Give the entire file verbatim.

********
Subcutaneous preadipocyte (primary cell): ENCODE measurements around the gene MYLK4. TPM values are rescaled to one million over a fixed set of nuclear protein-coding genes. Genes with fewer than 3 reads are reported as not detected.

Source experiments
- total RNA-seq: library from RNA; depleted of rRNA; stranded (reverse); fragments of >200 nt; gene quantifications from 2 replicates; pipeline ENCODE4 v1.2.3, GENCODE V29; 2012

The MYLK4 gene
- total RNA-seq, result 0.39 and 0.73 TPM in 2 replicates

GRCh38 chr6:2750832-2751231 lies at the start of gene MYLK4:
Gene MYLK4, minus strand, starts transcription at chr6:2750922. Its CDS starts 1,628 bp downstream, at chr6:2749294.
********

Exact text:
Subcutaneous preadipocyte (primary cell): ENCODE measurements around the gene MYLK4. TPM values are rescaled to one million over a fixed set of nuclear protein-coding genes. Genes with fewer than 3 reads are reported as not detected.

Source experiments
- total RNA-seq: library from RNA; depleted of rRNA; stranded (reverse); fragments of >200 nt; gene quantifications from 2 replicates; pipeline ENCODE4 v1.2.3, GENCODE V29; 2012

The MYLK4 gene
- total RNA-seq, result 0.39 and 0.73 TPM in 2 replicates

GRCh38 chr6:2750832-2751231 lies at the start of gene MYLK4:
Gene MYLK4, minus strand, starts transcription at chr6:2750922. Its CDS starts 1,628 bp downstream, at chr6:2749294.